Combat is very straightforward, possessing little nuance in comparison with many other Action RPGs. You have both a melee and special attack, as well as a tension-based special ability that is exclusive to each party member. What feels a bit surprising is that special attacks are actually linked to the equipped weapon, and they have such strong variety that getting a new one with each upgraded weapon is a bit jarring. However, this doesn’t add a great deal of complexity to the affair. If anything, the most unique aspect of Arc of Alchemist is the way its party members are all unlocked from the start, meaning you can create a number of different squad types in order to tackle its myriad of creatures. While all of these party members have a weapon type specific to their innate “class,” Quinn can wield any and all of them, meaning she’s a valuable asset for the team. Not all weapons are created equal, however, with some possessing slow startup and rigid mobility that severely hinders their potential. Things are very free-flowing, however, outside of the multiple event triggers and the base building mechanics.
Oh, right. I forgot to mention the base building. Well, in order to procure stronger equipment, trade for more valuable items, and sell your own collected materials on the market, you’ll need to strategically place facilities on a grid back at your base camp. The multitude of effects that this strategic behavior grants cannot be understated, as it extends even to the smaller campsites that you can establish out in the field and across the variety of character customization options. The base camp is also a place for boosting the stats and abilities of you partners, however each upgrade (which is separate from simple level-ups from combat in the field) costs an increasing amount of money, which is really where the core loop of the game emerges- you’ll hop back and forth from the desert to your base camp and vice versa, collecting material drops from spots littered across the map in addition to those harvested from the corpses of your foes, in the hopes of either selling them for cold, hard cash or using them to craft new facilities or materials.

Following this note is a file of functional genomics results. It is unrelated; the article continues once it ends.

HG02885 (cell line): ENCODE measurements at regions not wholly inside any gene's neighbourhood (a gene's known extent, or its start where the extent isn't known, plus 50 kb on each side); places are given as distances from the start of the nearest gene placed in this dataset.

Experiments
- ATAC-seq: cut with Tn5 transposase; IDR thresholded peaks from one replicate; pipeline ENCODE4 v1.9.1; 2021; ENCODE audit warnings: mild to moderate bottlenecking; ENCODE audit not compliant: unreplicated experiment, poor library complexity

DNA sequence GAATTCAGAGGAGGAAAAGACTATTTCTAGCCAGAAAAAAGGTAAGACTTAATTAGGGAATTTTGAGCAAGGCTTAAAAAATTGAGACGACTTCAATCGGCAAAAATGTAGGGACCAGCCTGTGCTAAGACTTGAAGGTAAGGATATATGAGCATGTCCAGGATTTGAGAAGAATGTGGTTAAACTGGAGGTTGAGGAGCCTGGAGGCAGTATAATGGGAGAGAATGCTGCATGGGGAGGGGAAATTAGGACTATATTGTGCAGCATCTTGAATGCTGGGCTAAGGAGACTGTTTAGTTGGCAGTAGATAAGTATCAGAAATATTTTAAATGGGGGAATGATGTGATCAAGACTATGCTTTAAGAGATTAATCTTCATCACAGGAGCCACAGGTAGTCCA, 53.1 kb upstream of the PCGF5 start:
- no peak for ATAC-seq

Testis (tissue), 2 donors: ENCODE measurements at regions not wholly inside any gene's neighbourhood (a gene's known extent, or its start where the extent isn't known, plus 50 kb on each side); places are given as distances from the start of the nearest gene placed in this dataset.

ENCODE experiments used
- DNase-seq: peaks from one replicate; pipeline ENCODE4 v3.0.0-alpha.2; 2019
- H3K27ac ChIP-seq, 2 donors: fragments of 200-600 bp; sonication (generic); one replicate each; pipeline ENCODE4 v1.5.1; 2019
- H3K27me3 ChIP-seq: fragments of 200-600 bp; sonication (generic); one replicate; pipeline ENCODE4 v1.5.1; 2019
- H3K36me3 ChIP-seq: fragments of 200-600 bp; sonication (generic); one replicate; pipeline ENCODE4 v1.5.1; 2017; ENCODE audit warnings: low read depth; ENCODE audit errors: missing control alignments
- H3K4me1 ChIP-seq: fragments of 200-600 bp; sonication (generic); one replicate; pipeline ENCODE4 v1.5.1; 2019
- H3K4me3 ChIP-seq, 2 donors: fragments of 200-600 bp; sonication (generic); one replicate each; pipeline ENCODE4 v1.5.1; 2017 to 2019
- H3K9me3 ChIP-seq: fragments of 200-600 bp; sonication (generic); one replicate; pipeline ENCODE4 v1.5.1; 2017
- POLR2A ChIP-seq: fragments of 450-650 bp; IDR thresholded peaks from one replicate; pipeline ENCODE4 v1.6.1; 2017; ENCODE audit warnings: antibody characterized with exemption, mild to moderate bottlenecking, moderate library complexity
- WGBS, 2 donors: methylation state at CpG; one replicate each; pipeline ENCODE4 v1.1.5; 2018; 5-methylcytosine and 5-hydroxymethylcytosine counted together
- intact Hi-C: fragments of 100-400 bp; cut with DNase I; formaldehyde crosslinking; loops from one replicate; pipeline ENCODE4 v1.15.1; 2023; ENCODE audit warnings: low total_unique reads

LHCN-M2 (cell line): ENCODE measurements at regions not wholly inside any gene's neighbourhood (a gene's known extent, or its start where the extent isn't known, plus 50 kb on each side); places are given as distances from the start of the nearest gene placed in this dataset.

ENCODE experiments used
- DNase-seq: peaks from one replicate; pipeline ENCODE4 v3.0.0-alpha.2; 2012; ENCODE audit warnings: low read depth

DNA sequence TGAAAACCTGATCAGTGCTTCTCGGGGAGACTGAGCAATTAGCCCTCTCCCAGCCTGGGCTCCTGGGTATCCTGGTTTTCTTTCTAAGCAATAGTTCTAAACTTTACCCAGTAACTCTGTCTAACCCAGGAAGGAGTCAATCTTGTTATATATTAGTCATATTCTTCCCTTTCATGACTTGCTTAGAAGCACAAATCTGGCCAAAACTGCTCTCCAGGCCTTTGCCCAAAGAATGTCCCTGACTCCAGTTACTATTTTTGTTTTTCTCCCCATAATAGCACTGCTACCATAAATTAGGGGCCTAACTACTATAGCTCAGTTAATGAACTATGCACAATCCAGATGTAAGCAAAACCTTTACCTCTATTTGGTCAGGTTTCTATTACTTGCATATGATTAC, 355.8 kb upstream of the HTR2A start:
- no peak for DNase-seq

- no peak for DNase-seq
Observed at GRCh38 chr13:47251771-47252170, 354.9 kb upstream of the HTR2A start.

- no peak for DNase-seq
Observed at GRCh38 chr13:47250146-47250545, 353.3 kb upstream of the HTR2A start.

It’s pretty dull, to be honest. But why is it dull, you ask? Well…
Aesthetics and Narrative
In terms of visuals, the desert wasteland is pretty oppressive. There’s caverns filled with billowing dust clouds, sandy plains, rocky ridges, and the occasional dilapidated building. There’s always a mixture of open fields and tight corridors, with the major difference between areas being their lighting and what I assume is a slight alteration of hue that occurs in each transition from one hub to the next, giving each “region” of the game a slightly different color. But this dreary locale is juxtaposed with its adorable inhabitants, which range from cute, three-tailed scorpions, to giant, but still delightful lynxes.